God has already been faithful.  God will continue to be faithful, because God is faithful.  I know the national calendar says this is Independence Day weekend, but for the people of faith, we are called to respond to God’s faithfulness with daily dependence on God, and daily interdependence with each other – you know, that love of God and neighbor thing we talk about all the time.


And are we there yet?  No.  But hopefully, we are on the way.  Closer today than we were yesterday.  Closer tomorrow than we are today.  Growing in our faith, learning the lesson of daily dependence on God and interdependence with each other.  The longer it takes to learn and apply those lessons, the longer the journey takes.  How long it takes to get where we’re going is ultimately up to us.


Just ask the Hebrew people as they wandered in the wilderness, moving from “where they had been” to “where they were yet to be.”  They grumbled the whole way, and every complaint and quarrel indicated they hadn’t yet learned the lessons of daily dependence on God and interdependence with each other.  They weren’t there yet.  They were so slow to get there that a journey that should have taken a few weeks lasted over forty years; whoever said that “Getting there is half the fun” obviously wasn’t on that particular trip!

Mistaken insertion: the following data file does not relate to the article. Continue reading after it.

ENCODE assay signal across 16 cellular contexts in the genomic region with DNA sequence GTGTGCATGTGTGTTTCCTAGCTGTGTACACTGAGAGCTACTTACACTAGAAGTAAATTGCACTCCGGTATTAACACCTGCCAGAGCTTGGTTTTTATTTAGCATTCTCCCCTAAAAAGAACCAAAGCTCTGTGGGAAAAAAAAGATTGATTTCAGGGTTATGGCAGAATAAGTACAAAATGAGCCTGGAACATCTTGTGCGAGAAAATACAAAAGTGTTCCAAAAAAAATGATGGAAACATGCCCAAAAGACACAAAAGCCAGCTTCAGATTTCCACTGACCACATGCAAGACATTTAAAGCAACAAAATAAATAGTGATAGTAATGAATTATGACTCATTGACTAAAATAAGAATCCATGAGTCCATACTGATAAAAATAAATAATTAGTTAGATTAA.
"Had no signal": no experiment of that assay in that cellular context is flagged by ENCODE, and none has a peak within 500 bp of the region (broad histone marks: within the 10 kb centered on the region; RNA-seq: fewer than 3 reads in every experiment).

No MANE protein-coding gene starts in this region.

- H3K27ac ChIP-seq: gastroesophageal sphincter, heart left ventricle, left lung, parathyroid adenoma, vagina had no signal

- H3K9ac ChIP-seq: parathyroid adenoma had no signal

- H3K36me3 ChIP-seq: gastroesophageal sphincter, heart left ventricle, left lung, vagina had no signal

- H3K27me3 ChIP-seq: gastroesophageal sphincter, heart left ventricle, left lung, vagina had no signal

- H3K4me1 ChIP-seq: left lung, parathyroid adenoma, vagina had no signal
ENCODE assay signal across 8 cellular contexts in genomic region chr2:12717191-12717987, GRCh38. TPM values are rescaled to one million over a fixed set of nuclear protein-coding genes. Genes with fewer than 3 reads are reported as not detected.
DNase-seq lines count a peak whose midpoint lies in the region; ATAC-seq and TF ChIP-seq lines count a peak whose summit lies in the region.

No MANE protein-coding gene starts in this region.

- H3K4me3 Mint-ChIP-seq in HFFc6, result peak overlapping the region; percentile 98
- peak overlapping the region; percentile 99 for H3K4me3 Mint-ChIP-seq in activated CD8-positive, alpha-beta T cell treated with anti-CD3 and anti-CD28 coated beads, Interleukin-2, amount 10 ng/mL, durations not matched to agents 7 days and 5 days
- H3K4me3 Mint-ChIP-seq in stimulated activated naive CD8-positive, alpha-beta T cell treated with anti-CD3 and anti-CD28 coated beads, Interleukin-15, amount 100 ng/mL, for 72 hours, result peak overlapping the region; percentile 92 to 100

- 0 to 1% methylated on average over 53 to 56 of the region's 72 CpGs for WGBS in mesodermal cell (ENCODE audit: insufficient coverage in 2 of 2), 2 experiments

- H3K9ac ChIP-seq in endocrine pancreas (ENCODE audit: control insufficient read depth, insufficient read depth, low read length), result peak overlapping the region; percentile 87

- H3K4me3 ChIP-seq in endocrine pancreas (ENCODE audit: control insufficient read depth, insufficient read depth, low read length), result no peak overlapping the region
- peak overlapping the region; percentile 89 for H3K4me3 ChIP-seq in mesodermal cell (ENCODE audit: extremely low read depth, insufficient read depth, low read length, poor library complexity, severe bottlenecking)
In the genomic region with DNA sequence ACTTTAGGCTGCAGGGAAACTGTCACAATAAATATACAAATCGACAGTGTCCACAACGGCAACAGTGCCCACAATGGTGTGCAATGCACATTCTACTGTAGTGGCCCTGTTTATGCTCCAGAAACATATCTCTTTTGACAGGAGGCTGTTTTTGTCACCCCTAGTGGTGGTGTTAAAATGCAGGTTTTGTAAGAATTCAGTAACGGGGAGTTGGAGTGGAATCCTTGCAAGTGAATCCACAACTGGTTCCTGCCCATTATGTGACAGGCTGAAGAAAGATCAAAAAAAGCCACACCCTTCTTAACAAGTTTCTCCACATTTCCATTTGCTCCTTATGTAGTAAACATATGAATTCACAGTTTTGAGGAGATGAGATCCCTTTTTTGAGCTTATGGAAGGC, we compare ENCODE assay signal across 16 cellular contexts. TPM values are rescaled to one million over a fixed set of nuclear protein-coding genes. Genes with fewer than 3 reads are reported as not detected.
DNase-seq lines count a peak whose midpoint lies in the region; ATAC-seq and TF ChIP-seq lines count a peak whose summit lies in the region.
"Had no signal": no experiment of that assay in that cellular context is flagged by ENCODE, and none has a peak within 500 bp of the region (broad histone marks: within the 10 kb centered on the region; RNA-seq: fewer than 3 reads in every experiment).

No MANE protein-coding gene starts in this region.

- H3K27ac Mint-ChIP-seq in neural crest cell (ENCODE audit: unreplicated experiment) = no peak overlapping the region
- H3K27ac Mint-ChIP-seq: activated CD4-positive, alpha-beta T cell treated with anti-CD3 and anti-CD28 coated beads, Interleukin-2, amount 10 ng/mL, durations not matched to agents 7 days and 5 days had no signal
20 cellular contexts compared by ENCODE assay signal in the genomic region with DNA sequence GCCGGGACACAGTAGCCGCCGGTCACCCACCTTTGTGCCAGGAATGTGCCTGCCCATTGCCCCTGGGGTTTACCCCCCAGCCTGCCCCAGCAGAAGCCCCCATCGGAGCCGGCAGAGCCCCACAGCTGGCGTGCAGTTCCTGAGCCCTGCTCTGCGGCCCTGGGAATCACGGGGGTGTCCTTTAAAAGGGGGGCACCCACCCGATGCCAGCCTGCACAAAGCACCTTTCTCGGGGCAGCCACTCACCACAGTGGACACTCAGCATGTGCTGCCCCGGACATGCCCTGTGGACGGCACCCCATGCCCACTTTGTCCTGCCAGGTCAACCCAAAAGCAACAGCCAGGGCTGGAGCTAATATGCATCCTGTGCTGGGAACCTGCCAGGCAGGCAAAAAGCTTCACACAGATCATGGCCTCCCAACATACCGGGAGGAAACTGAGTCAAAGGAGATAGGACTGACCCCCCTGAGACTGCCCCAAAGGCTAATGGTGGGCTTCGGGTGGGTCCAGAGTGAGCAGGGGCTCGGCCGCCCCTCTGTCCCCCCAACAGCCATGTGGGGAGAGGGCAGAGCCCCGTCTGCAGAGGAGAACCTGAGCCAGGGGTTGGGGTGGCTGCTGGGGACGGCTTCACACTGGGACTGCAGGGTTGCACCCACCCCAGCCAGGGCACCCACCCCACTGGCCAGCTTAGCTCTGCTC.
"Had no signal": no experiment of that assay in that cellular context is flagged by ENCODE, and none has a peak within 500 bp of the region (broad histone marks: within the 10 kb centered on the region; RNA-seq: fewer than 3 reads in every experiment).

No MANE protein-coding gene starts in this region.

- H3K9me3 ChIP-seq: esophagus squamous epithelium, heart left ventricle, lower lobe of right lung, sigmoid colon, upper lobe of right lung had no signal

The journey took so long because instead of learning from the past, they kept trying to go back there.  They forgot about God’s faithfulness in the past, making it impossible to lean into God’s faithfulness for the future.


God has a preferred future for us.  God is calling us toward it.  God is faithfully providing what we need as we move toward it.  Are we there yet?  Not quite.  But the more fully we trust God, the closer we’ll be.


God is faithful.  Exceedingly faithful.  Always has been.  Always will be.  God has brought us this far, and God’s not done with us, yet.  We’re no longer “where we’ve been.”  We’re not yet “where we will be.”  The constant in that is God’s faithful presence; what do you say we trust God, and see where this thing can go?